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Benson J. Lossing, Pictorial Field Book of the Civil War. Volume 3. 34 0 Browse Search
Horace Greeley, The American Conflict: A History of the Great Rebellion in the United States of America, 1860-65: its Causes, Incidents, and Results: Intended to exhibit especially its moral and political phases with the drift and progress of American opinion respecting human slavery from 1776 to the close of the War for the Union. Volume I. 34 0 Browse Search
Benjamnin F. Butler, Butler's Book: Autobiography and Personal Reminiscences of Major-General Benjamin Butler 30 0 Browse Search
Rebellion Record: a Diary of American Events: Poetry and Incidents., Volume 7. (ed. Frank Moore) 26 0 Browse Search
An English Combatant, Lieutenant of Artillery of the Field Staff., Battlefields of the South from Bull Run to Fredericksburgh; with sketches of Confederate commanders, and gossip of the camps. 24 0 Browse Search
Rebellion Record: a Diary of American Events: Poetry and Incidents., Volume 6. (ed. Frank Moore) 22 0 Browse Search
William Schouler, A history of Massachusetts in the Civil War: Volume 1 20 0 Browse Search
James Parton, The life of Horace Greeley 20 0 Browse Search
Rebellion Record: a Diary of American Events: Poetry and Incidents., Volume 4. (ed. Frank Moore) 20 0 Browse Search
Rebellion Record: a Diary of American Events: Documents and Narratives, Volume 8. (ed. Frank Moore) 18 0 Browse Search
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Browsing named entities in Rebellion Record: a Diary of American Events: Documents and Narratives, Volume 4. (ed. Frank Moore). You can also browse the collection for New York (New York, United States) or search for New York (New York, United States) in all documents.

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people to any colony or any place in the world, I should be quite disposed to incur almost any degree of expense to accomplish that object. Nay, sir, following an example set here more than twenty years ago, by a great man, then a Senator from New-York, I would return to Virginia, and through her for the benefit of the whole South, the money received from the lands and territories ceded by her to this Government for any such purpose as to relieve, in whole or in part, or in any way to diminishthe great object of the moderate men at the North would be attained. There would be in the newly reconstituted Union a sufficient preponderance of free States to make another secession impossible; while the material interests of New-England and New-York would not be endangered by any ill-advised application of abolitionist principles at the extreme South, where negro slavery is necessary for the production of the great national staple. We fear, however, that this Utopia of compromise will be
Rebellion Record: a Diary of American Events: Documents and Narratives, Volume 4. (ed. Frank Moore), Doc. 82.-fight in Hampton roads, Va., March 8th and 9th, 1862. (search)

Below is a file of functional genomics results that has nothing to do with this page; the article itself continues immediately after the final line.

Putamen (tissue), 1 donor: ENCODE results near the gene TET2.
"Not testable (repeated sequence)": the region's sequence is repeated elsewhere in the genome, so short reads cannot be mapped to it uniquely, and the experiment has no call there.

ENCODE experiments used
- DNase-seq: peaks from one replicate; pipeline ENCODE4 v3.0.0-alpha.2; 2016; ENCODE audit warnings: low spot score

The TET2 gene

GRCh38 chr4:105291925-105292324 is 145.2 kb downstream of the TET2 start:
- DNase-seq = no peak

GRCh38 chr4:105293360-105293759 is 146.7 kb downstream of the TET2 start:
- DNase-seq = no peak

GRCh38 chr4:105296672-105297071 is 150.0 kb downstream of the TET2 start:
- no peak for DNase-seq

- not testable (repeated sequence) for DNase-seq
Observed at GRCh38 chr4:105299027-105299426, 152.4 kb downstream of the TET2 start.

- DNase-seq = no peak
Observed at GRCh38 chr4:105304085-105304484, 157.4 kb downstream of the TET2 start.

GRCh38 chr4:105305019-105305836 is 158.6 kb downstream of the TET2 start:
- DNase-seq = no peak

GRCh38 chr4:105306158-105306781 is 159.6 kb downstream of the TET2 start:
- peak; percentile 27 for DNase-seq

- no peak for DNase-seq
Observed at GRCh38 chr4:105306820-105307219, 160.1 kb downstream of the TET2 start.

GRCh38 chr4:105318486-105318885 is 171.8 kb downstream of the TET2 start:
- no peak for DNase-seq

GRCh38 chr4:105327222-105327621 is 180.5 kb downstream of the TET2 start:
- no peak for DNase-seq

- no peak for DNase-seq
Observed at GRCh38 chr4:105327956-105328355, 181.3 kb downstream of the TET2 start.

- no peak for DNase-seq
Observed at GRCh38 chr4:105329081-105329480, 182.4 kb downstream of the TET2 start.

ng us with the means to whip an iron-clad frigate that was, until our arrival, having it all her own way with our most powerful vessels. I am, with much esteem, very truly yours, Alban C. Stimers. Captain J. Ericsson, No. 95 Franklin Street, New-York. Official reports to the rebel Congress, sent in March 13, 1862. President's message. To the Senate and House of Representatives of the Confederate States: I herewith transmit a letter of the Secretary of the Navy, of this date, con board that her compact strength and formidable means of offensive warfare are discoverable. When Lieut. Worden was informed of what had occurred, though his crew were suffering from exposure and loss of rest from a stormy voyage around from New-York, he at once made preparations for taking part in whatever might occur next day. Before daylight on Sunday morning, the Monitor moved up, and took a position alongside the Minnesota, lying between the latter ship and the Fortress, where she co
ain is pouring in torrents on dead and dying on the field of battle, but it cannot be helped. Mr. Vincent Colyer, of the Young Men's Christian Association, who has followed the army here, was active in distributing the hospital supplies so generously contributed by the charitable. New supplies are now needed, and, especially in view of the imminence of another battle, should be forwarded at once to Mr. Colyer, in care of Dr. Church, Division Surgeon, Newbern, N. C. Any vessels coming from New-York or Fortress Monroe, will bring them here free of charge, by Gen. Burnside's special order. Mr. Colyer has gone to considerable pains to collect the names of the killed and wounded, and has laid me under obligations for the list hereto annexed. As I have given you the general order issued from headquarters before the battle, it will be interesting to subjoin No. 17, just published: headquarters Department North-Carolina, Newbern, March 15, 1862. General orders, No. 17. The G